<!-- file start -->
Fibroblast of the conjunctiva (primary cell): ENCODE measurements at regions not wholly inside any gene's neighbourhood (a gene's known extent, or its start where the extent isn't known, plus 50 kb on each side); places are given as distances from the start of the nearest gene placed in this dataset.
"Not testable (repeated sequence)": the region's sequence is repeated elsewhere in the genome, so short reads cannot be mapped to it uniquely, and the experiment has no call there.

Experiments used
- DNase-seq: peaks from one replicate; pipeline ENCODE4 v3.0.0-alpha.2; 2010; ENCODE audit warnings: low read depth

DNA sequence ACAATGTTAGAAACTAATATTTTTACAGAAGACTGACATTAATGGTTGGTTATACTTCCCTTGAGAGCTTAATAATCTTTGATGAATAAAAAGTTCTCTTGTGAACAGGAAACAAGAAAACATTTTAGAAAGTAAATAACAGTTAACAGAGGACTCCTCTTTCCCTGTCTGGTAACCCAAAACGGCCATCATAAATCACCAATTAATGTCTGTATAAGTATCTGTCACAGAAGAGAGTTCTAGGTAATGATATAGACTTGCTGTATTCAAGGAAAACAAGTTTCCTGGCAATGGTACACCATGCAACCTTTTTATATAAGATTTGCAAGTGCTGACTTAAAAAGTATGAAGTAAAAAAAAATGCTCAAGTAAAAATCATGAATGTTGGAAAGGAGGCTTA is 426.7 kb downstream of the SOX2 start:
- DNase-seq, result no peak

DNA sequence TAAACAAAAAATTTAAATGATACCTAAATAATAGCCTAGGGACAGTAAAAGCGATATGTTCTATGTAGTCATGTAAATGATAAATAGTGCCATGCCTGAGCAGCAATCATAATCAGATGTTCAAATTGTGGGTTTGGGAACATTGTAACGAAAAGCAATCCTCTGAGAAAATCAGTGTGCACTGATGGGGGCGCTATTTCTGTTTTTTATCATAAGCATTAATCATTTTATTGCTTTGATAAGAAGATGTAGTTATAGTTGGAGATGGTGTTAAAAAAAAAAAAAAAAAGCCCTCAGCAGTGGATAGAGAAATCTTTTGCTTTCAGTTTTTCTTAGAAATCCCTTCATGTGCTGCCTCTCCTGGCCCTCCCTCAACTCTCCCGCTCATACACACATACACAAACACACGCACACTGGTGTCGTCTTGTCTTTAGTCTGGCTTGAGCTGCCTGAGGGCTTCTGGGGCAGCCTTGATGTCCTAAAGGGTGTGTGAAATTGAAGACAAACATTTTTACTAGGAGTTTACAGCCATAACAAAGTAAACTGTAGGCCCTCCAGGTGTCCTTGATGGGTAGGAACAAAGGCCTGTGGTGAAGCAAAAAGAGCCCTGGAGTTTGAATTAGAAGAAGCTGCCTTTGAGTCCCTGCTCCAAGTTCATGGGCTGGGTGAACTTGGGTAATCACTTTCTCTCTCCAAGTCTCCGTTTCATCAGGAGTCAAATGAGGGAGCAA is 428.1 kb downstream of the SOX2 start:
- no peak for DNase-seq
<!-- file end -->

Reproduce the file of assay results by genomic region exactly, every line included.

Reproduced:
Fibroblast of the conjunctiva (primary cell): ENCODE measurements at regions not wholly inside any gene's neighbourhood (a gene's known extent, or its start where the extent isn't known, plus 50 kb on each side); places are given as distances from the start of the nearest gene placed in this dataset.
"Not testable (repeated sequence)": the region's sequence is repeated elsewhere in the genome, so short reads cannot be mapped to it uniquely, and the experiment has no call there.

Experiments used
- DNase-seq: peaks from one replicate; pipeline ENCODE4 v3.0.0-alpha.2; 2010; ENCODE audit warnings: low read depth

DNA sequence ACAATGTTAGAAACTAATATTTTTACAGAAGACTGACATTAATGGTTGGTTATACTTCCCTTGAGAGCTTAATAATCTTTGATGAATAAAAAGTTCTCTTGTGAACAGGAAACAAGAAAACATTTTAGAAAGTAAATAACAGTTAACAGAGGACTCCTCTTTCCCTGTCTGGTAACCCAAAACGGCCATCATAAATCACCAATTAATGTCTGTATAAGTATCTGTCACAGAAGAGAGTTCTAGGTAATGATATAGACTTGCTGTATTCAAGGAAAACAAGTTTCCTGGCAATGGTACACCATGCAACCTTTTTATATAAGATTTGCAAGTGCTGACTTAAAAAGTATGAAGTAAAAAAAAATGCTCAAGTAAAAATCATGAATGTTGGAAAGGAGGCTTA is 426.7 kb downstream of the SOX2 start:
- DNase-seq, result no peak

DNA sequence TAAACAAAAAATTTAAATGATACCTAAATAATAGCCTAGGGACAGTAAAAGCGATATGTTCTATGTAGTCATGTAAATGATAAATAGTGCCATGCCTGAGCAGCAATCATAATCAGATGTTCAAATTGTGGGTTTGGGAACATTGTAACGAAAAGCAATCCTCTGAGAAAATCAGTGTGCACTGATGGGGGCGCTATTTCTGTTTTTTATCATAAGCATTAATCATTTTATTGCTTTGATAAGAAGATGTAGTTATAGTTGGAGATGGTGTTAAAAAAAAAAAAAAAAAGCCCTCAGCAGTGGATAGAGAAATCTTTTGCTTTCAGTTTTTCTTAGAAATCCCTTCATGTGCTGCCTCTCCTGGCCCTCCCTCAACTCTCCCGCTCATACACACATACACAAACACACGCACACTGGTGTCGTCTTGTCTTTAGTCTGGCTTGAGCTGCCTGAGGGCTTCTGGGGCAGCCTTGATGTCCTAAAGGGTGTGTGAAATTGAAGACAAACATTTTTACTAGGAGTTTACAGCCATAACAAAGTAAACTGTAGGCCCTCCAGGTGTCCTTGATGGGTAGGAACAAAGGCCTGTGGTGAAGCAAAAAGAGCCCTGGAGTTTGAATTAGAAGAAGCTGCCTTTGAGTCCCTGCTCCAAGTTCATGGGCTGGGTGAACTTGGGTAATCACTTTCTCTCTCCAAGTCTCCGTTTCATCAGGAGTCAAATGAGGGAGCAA is 428.1 kb downstream of the SOX2 start:
- no peak for DNase-seq